No mention was made of a rental water heater in the agreement of purchase and sale. Even more confusing was a signed affidavit from the seller produced in 2010 stating: “There are no rental contracts relating to any of the systems or their components on the property.”
A lawyer’s letter denying liability for HVAC rentals was insufficient to clear the debt. A new claim arrived four years later, after the HVAC rentals firm changed collection agents.
Unusual lawsuits are “a schwing and a miss”.
Common Complaints About HVAC Rentals
CBC’s Go Public consumer advocacy show has “dozens of complaints” from homebuyers facing liability for HVAC rentals like furnaces or air conditioners. It’s up to sellers to disclose if HVAC rentals exist.
Buyers can assume liability for HVAC rentals, but only by informed consent. If the seller makes purchasing the HVAC system part of the offer to purchase, be sure to consult with your real estate lawyer before agreeing.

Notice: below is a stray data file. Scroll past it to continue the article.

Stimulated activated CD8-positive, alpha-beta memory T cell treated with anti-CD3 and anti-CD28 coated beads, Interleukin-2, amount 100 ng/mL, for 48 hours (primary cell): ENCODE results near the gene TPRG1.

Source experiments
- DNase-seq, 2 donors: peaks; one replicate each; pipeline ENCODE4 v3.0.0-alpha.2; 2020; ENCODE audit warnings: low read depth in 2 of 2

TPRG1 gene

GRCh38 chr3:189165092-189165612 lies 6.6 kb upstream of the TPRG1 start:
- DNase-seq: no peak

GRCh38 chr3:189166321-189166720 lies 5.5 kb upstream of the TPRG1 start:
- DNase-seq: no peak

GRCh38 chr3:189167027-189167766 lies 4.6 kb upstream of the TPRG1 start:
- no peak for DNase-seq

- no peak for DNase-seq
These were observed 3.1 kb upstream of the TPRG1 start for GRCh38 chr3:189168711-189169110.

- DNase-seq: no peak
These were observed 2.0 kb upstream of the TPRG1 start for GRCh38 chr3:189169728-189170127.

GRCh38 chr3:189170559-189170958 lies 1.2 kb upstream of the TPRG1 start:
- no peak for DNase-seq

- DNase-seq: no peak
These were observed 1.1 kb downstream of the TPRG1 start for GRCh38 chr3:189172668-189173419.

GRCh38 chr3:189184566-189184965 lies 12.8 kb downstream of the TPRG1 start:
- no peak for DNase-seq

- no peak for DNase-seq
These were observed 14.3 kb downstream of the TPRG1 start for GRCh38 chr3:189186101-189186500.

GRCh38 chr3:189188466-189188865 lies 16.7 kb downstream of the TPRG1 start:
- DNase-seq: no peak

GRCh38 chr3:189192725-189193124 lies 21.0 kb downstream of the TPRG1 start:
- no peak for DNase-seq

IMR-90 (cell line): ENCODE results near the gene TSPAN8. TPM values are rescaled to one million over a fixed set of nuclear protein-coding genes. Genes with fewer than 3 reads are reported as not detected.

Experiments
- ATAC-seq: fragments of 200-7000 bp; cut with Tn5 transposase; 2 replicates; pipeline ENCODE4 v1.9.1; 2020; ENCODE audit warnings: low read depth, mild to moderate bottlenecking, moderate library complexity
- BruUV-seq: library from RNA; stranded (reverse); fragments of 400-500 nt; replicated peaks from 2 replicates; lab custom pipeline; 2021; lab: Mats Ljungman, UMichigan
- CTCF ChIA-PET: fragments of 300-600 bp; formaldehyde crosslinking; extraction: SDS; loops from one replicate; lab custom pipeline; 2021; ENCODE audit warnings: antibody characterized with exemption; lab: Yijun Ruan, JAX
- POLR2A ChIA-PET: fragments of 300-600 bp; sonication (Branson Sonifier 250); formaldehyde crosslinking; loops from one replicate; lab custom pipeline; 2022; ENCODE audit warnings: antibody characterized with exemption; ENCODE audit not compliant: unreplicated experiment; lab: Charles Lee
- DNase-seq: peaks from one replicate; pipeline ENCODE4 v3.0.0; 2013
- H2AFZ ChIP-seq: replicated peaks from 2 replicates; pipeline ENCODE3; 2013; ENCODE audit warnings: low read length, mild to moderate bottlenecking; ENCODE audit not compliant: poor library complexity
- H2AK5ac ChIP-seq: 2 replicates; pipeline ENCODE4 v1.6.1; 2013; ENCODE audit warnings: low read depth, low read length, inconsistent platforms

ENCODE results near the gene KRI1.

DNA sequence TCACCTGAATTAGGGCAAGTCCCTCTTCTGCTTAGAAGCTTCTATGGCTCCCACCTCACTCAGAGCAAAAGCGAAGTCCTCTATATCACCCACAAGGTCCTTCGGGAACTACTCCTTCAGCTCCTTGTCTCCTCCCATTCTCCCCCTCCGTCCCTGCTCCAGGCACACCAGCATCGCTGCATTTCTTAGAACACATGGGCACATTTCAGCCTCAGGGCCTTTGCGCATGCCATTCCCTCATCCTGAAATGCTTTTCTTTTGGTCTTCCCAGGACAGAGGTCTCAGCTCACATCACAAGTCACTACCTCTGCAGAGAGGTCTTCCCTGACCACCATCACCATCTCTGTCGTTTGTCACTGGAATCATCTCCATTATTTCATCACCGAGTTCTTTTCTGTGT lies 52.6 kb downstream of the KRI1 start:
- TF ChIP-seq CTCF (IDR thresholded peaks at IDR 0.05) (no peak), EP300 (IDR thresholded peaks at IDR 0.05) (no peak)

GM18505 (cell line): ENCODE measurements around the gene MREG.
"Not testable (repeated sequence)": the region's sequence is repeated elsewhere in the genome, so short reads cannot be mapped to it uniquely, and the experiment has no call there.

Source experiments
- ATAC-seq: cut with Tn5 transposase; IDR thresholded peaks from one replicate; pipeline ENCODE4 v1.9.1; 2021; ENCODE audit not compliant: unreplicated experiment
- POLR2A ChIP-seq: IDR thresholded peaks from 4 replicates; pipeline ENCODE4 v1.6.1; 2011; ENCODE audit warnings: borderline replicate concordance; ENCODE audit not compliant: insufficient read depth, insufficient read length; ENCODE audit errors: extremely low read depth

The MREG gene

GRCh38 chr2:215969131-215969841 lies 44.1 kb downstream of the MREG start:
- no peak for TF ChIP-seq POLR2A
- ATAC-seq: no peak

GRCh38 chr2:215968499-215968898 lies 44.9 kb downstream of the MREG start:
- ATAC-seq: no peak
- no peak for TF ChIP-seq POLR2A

For home buyers like the Orangeville couple, being misled while purchasing their home means they’re off the hook. Home inspectors may notice if a home has HVAC rentals, making your furnace, water heater, or air conditioner chattels. That’s good, because a Small Claims Court lawsuit could be the fate of unwary homeowners. File in Ontario Small Claims Court.
Can you sue God?
That’s not all. HVAC rentals often come with a property lien, or lease of chattel notice. That can hold up transferring title to a property you buy. Instead of assuming liability for HVAC rentals, have the seller buy out the rental contract before you agree to purchase a home.